50 children, including up to 50 aged under 2

Service roll

16

Standard or Quality Funded

Standard

Gender composition

Boys 10 Girls 6

Ethnic composition

Indian
other ethnic groups

8
8

Number of qualified coordinators in the network

1

Required ratios of staff educators to children

Under 2

1:2

Over 2

1:4

Review team on site

February 2019

Date of this report

11 April 2019

Most recent ERO report(s)

Education Review

April 2017

Education Review

October 2012

3 General Information about Early Childhood Reviews

ERO’s Evaluation Framework

ERO’s overarching question for an early childhood education review is ‘How well placed is this service to promote positive learning outcomes for children?’ ERO focuses on the following factors as described in the bicultural framework Ngā Pou Here:

Pou Whakahaere – how the service determines its vision, philosophy and direction to ensure positive outcomes for children

Pou Ārahi – how leadership is enacted to enhance positive outcomes for children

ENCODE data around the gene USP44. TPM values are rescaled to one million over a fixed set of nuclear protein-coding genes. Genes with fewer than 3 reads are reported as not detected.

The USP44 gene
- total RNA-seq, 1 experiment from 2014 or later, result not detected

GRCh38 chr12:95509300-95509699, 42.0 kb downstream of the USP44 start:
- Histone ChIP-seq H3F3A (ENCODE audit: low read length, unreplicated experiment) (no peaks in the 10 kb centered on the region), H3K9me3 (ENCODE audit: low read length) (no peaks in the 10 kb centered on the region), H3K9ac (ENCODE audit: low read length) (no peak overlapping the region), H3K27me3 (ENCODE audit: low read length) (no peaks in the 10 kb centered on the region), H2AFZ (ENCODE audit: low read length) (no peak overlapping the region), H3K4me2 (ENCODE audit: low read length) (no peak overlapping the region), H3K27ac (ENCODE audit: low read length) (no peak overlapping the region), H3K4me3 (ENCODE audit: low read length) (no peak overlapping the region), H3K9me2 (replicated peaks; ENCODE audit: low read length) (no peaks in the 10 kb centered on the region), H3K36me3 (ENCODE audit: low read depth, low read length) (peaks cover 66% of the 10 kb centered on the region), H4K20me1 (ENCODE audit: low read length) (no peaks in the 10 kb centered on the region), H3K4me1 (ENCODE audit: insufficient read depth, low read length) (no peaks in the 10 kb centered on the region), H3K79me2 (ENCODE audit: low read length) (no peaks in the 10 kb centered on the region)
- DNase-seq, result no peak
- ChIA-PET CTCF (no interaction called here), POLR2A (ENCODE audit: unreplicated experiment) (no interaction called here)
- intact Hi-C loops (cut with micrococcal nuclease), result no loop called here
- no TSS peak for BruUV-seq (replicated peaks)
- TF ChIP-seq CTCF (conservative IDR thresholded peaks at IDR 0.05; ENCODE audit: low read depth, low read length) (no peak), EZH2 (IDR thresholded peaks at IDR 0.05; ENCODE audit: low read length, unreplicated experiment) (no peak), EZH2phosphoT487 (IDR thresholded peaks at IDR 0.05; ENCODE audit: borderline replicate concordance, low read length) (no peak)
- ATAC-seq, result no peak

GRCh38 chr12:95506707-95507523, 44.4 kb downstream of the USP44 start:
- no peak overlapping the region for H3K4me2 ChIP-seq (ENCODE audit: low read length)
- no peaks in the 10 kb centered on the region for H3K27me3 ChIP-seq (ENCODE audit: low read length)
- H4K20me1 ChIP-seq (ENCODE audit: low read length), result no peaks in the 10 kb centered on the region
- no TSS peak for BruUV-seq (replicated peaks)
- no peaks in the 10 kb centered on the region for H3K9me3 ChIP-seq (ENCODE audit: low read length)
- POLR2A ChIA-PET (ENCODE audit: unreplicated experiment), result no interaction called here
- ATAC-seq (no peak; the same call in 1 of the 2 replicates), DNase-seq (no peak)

Mātauranga – whose knowledge is valued and how the curriculum is designed to achieve positive outcomes for children

Tikanga whakaako – how approaches to teaching and learning respond to diversity and support positive outcomes for children.

Within these areas ERO considers the effectiveness of arotake – self review and of whanaungatanga – partnerships with parents and whānau.

ERO evaluates how well placed a service is to sustain good practice and make ongoing improvements for the benefit of all children at the service.

A focus for the government is that all children, especially priority learners, have an opportunity to benefit from quality early childhood education. ERO will report on how well each service promotes positive outcomes for all children, with a focus on children who are Māori, Pacific, have diverse needs, and are up to the age of two.

For more information about the framework and Ngā Pou Here refer to the draft methodology for ERO reviews in Home-based Education and Care Services: July 2014

ERO’s Overall Judgement

The overall judgement that ERO makes will depend on how well the service promotes positive learning outcomes for children. The categories are:

  • Very well placed

  • Well placed

  • Requires further development

  • Not well placed

ERO has developed criteria for each category. These are available on ERO’s website.

Review Coverage

ERO reviews are tailored to each service’s context and performance, within the overarching review framework. The aim is to provide information on aspects that are central to positive outcomes for children and useful to the service.